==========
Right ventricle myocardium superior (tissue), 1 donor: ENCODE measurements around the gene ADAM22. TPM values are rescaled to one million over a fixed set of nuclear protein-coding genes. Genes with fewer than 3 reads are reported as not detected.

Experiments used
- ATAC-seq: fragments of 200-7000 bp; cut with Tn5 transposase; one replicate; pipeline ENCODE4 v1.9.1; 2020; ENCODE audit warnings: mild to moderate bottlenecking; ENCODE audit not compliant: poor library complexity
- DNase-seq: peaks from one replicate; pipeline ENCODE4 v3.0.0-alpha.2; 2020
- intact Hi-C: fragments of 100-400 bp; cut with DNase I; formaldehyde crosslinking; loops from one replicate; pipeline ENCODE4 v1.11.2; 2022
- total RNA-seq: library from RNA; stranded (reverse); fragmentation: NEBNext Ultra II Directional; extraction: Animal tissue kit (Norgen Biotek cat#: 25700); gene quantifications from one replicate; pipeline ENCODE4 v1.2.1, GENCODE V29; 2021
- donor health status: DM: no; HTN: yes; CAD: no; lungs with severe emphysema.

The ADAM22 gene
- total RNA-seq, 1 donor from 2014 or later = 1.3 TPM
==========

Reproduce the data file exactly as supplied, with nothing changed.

Right ventricle myocardium superior (tissue), 1 donor: ENCODE measurements around the gene ADAM22. TPM values are rescaled to one million over a fixed set of nuclear protein-coding genes. Genes with fewer than 3 reads are reported as not detected.

Experiments used
- ATAC-seq: fragments of 200-7000 bp; cut with Tn5 transposase; one replicate; pipeline ENCODE4 v1.9.1; 2020; ENCODE audit warnings: mild to moderate bottlenecking; ENCODE audit not compliant: poor library complexity
- DNase-seq: peaks from one replicate; pipeline ENCODE4 v3.0.0-alpha.2; 2020
- intact Hi-C: fragments of 100-400 bp; cut with DNase I; formaldehyde crosslinking; loops from one replicate; pipeline ENCODE4 v1.11.2; 2022
- total RNA-seq: library from RNA; stranded (reverse); fragmentation: NEBNext Ultra II Directional; extraction: Animal tissue kit (Norgen Biotek cat#: 25700); gene quantifications from one replicate; pipeline ENCODE4 v1.2.1, GENCODE V29; 2021
- donor health status: DM: no; HTN: yes; CAD: no; lungs with severe emphysema.

The ADAM22 gene
- total RNA-seq, 1 donor from 2014 or later = 1.3 TPM